The Center for Data Innovation spoke to Darren Thomson, Head of Cyber Security Strategy at CyberCube, a cyber risk analytics platform specializing in insurance solutions. CyberCube combines data analytics, machine learning, and risk and actuarial science into a software tool for insurance companies. Thomson spoke about how insurance is responding to the digital revolution, trends in the digital risk landscape, the role of AI in combating online threats, and how open societies should respond to growing cyber risks.
Our societies’ digital transformation is coupled with an ever-expanding attack surface, increasing number of malicious cyber activities, and continuously advancing capabilities of threat actors. Sadly, recent incidents such as SolarWinds and the Colonial Pipeline hacks have proven right the grim predictions that the cybersecurity community has been cautioning us against for years (or decades, to be exact). Indeed, sophisticated cyber attacks which target, for example, the supply chain and/or critical infrastructure, may have very serious consequences in terms of physical, economic, and reputational damage, possibly even endangering national security. Despite these warnings and many unfortunate incidents, both governmental and private systems continue to be vulnerable.
Something must change with federal information sharing and state and federal roles if states are to be most effective at responding to cyber criminals, according to expert commentary during the second week of the Cybersecurity and Infrastructure Security Agency’s (CISA) Annual National Cybersecurity Summit.
The State Risk and Authorization Management Program, or StateRAMP, launched in early 2021 with the aim of solving a problem many governments are encountering in the pursuit of securing their systems: How can they be sure third-party vendors are meeting cybersecurity standards? Modeled on the Federal Risk and Authorization Management Program (FedRAMP), which offers pre-verification services for companies looking to contract with federal agencies, StateRAMP hopes to make it easier for both states and private companies to work together.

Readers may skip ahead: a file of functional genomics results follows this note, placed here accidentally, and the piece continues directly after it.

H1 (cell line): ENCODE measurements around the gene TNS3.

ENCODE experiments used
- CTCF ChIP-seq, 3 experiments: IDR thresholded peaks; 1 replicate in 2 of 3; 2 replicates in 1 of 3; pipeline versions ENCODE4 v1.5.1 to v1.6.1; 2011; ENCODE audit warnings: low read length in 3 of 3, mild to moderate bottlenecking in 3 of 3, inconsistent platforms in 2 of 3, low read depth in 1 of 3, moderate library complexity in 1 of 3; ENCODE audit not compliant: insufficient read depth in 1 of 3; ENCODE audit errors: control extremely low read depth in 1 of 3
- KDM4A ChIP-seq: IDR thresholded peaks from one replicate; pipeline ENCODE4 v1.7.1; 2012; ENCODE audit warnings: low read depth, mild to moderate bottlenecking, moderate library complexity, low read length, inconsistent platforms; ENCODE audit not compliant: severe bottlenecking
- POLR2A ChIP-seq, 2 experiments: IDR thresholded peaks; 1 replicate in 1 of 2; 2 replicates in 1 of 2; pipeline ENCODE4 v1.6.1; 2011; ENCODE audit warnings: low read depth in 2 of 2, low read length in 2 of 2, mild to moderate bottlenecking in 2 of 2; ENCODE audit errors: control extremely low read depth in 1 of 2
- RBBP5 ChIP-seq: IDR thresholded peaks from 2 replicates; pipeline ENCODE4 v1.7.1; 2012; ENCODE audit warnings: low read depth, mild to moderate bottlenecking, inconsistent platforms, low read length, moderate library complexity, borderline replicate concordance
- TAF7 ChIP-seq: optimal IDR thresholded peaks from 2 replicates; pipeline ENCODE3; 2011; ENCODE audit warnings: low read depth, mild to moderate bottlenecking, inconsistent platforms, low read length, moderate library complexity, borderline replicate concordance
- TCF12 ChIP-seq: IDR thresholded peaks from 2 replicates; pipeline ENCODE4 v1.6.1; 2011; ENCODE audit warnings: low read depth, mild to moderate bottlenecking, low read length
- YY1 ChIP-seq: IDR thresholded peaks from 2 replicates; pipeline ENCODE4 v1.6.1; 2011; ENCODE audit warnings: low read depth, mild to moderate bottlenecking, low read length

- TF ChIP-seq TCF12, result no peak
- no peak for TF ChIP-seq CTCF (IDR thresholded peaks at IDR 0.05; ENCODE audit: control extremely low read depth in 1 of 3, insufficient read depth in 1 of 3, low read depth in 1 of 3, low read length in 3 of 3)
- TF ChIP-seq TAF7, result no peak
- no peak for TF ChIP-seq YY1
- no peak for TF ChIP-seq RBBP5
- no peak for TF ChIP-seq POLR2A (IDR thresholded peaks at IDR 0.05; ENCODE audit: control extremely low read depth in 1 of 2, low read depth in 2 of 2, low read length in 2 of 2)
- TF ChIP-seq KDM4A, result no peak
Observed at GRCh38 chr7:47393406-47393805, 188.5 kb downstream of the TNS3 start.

TrickBot operators are back and expand the distribution channels with partnership with cybercrime affiliates.
Russia-linked TA505 group leverages a lightweight Office file to spread malware in a campaign, tracked as MirrorBlast, aimed at financial institutions.
The U.S. Treasury Department’s Financial Crimes Enforcement Network (FinCEN) linked roughly $5.2 billion worth of Bitcoin transactions to ransomware.
The Treasury Department’s Financial Crimes Enforcement Network is using a combination of greater ransomware disclosures and commercially available tools for blockchain analysis to figure out which cryptocurrency exchanges are facilitating payments to ransomware criminals.
“This analysis allowed FinCEN to chart the flow of ransomware payments in [Bitcoin] to identify which [Convertible Virtual Currency] exchanges and services ransomware actors used to launder their proceeds,” reads a report Treasury released Friday.
Four federal agencies have issued a joint advisory warning of ongoing cyber threats against systems that help operate various U.S. waterways and water systems.
Issued on Thursday evening, the advisory was formally issued by the Cybersecurity and Infrastructure Security Agency, the Federal Bureau of Investigation, the Environmental Protection Agency, and the National Security Agency. It identifies both IT and operation technology, or OT, networks within the U.S. Water and Wastewater Systems (WWS) Sector facilities as being vulnerable to “malicious cyber activity,” which could lead to interruptions in communities’ access to clean water.